How do you strongly vibrato the high E string?

chillybilly

Member
Messages
3,809
Depends on the space around the string but bending it slightly in (ie towards the player) before striking the note you can buy some real estate.

I often do a BB King vibrato...fret the note with the finger and wiggle the rest of the hand and wrist.
 

Blix

Wannabe Shredder
Silver Supporting Member
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30,046
No different than any other string, but on the high E you naturally have to bend/vibrate up.
 

kinmike

Gold Supporting Member
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2,107
I think I do it a little differently in that I use my whole arm rather than BB style wrist thing on the high E.
 

muzishun

Member
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7,663
I think I do it a little differently in that I use my whole arm rather than BB style wrist thing on the high E.

Ya me too. I will pull it off the side if I don't. My vibrato tends to be wide. Often wider than i really want. A habit.
 

flavaham

Member
Messages
1,866
Rather than bending up and down for vibrato, use a more classical approach which is to firmly press the string and move forward and backward horizontally rather than vertically. Think in terms of how a slide player moves the slide for vibrato or maybe more accurately, a violin. Same idea except that you are firmly fretting the note and basically changing the length of the string. As you push the string forward, the pitch goes down. As you pull the string back away from the bridge, the pitch is going up.

Maybe this is a little long winded but it's a technique that I use sometimes.
 
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833
I virtually never end phrases up there, which is the only time I might vibrato, but when I do, I move my hand back and forth along the neck, keeping my finger in position, to tighten an loosen the string. I everywhere else, it's a BB type thing.
 

bob-i

Member
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8,762
It's a challenge for sure. What I've learned to do over the years, is to push the string slightly flat by pushing toward the bridge, the vibrate by pushing away from the edge of the fretboard. Works for me.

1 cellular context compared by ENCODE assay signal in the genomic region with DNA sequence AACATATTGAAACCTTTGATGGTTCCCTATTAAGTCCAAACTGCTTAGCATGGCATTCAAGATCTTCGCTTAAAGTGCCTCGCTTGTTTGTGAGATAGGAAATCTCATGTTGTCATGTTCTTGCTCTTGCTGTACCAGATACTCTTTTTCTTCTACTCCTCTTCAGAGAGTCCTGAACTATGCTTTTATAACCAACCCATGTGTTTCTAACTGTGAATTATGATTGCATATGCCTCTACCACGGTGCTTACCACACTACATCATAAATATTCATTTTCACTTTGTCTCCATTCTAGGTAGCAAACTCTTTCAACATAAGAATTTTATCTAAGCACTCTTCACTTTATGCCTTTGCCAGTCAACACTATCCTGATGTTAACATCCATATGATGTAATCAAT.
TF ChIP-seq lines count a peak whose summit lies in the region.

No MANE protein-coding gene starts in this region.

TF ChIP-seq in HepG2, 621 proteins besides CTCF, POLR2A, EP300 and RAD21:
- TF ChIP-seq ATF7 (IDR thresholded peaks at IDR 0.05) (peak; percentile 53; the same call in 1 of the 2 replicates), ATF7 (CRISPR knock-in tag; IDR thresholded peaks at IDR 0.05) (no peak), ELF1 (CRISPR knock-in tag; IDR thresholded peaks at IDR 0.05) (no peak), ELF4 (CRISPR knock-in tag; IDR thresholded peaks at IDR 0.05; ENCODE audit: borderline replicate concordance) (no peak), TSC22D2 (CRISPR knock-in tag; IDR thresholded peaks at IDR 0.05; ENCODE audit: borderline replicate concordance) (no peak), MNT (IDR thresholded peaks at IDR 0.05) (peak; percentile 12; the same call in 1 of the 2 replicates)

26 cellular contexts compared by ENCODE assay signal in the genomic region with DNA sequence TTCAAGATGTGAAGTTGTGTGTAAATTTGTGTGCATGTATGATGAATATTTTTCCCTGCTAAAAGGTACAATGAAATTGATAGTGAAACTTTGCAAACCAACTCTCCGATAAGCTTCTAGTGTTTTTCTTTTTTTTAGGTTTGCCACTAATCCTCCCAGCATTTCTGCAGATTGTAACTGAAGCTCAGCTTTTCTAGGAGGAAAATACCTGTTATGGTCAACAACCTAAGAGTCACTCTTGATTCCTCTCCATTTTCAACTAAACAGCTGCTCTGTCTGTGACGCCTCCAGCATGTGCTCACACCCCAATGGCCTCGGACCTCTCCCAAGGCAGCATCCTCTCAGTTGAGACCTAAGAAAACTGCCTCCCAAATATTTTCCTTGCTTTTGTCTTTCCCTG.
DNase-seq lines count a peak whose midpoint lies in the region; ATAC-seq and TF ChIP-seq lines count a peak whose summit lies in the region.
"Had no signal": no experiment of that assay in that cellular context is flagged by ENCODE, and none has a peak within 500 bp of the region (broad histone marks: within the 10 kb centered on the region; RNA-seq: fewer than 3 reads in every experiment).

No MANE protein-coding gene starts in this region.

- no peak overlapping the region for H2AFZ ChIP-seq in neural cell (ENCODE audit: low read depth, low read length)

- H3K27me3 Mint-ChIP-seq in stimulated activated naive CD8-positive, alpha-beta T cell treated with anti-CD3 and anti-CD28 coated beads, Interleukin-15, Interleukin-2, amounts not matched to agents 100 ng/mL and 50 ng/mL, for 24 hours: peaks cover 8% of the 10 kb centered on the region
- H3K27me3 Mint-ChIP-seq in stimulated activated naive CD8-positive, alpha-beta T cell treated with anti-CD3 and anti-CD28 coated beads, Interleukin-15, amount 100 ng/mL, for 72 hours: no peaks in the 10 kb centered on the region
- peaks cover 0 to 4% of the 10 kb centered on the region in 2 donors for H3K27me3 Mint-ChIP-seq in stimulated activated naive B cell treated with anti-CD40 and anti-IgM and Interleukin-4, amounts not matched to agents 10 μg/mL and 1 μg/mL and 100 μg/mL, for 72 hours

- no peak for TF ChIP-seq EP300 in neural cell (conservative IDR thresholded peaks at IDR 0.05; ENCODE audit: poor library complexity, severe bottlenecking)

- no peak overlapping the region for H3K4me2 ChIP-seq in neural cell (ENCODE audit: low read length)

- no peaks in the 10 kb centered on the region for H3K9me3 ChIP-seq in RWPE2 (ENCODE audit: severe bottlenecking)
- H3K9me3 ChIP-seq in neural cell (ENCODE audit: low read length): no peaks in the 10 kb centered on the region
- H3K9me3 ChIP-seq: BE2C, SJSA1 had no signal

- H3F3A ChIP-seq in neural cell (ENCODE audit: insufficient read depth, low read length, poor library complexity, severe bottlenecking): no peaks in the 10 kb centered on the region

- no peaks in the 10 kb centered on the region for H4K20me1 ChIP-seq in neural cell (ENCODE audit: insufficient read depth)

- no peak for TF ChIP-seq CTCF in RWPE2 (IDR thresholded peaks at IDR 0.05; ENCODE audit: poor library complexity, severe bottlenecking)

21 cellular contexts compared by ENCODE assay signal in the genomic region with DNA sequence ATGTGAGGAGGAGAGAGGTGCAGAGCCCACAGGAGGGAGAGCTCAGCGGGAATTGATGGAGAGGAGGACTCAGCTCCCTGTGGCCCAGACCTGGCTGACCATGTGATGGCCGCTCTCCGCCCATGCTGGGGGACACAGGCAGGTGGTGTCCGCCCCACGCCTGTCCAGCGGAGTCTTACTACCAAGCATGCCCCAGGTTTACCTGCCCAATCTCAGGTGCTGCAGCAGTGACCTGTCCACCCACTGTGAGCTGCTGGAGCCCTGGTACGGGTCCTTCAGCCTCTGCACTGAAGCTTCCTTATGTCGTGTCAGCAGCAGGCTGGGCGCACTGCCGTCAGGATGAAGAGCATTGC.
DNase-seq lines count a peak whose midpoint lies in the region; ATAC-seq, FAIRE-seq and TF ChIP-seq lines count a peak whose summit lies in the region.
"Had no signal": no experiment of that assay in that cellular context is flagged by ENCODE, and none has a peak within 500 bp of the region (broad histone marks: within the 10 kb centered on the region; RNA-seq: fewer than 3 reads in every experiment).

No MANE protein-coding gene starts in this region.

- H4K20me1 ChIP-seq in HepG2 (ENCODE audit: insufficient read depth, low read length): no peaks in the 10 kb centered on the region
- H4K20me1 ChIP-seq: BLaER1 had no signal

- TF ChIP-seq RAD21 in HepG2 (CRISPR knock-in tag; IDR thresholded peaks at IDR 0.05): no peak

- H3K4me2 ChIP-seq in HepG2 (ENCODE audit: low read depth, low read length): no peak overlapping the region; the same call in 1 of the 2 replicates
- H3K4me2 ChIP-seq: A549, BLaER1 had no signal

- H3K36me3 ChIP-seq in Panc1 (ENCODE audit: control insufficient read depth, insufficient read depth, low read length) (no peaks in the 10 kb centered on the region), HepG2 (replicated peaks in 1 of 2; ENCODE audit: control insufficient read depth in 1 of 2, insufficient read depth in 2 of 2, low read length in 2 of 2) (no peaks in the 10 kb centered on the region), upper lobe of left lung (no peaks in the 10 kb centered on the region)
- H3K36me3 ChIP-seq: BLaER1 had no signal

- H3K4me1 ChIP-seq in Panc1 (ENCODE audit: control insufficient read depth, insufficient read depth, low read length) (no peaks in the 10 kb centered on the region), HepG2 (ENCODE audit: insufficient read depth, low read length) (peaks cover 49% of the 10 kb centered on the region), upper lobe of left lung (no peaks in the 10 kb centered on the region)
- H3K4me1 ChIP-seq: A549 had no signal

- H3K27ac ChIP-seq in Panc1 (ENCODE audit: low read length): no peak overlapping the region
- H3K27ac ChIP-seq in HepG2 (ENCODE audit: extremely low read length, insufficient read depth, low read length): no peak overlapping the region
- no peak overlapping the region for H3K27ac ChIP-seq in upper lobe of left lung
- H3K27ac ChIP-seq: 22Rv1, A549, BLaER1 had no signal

That said, I do avoid vibrating the high E whenever there's a choice. If I can play the same note on the B I'll do that rather than fight over keeping the E on the fretboard.
 

GaryMcT

Platinum Supporting Member
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3,493
May be worth watching a video of EVH to see what he does. He gets really really wide vibrato on the high E string.
 

The Captain

Member
Messages
12,789
Cmon folks! You bend the note first, up to the target pitch, which moves you well away from the board edge, then you apply vibrato to taste.
Albert King style, you start the note a whole step under your chosen note.

I was hoping to say, "bend the **** out of it first"< but yeah, what he said.
 

CubanB

Member
Messages
2,155
In my opinion it benefits you, if you can learn to vibrato/bend both upwards and downwards on the G and B strings. It's like you are practicing to do it on the high E, even when doing it on the B, because the motion is similar. Sometimes the lick benefits when you bend it towards the low E, and other times to bend away from the low E. For the E strings, there is only one direction but for the other 4, there's the option of both ways. The B string especially can easily be bent both ways. Vibratoing or bending, it's the same thing. Especially for those bluesy 1/4 tone bends. Or semi tone bends.

Also, being able to vibrato and make it sound the same for all fingers, not just the first finger or third finger.

There's no real right way for guitar but there's many options, so learn them all. Same thing with chord fingerings. For example, being able to barre multiple notes with the pinky. Every now and then, there'll be a song or lick that really needs to be played that different way, and it'll be a bonus if you're already used to doing it. After a while it all becomes second nature and no thought is needed. All it is, is accuracy which comes from practice/repetition. There's no rush, just do it occasionally, don't stress over it too much and over time it'll become second nature.
 




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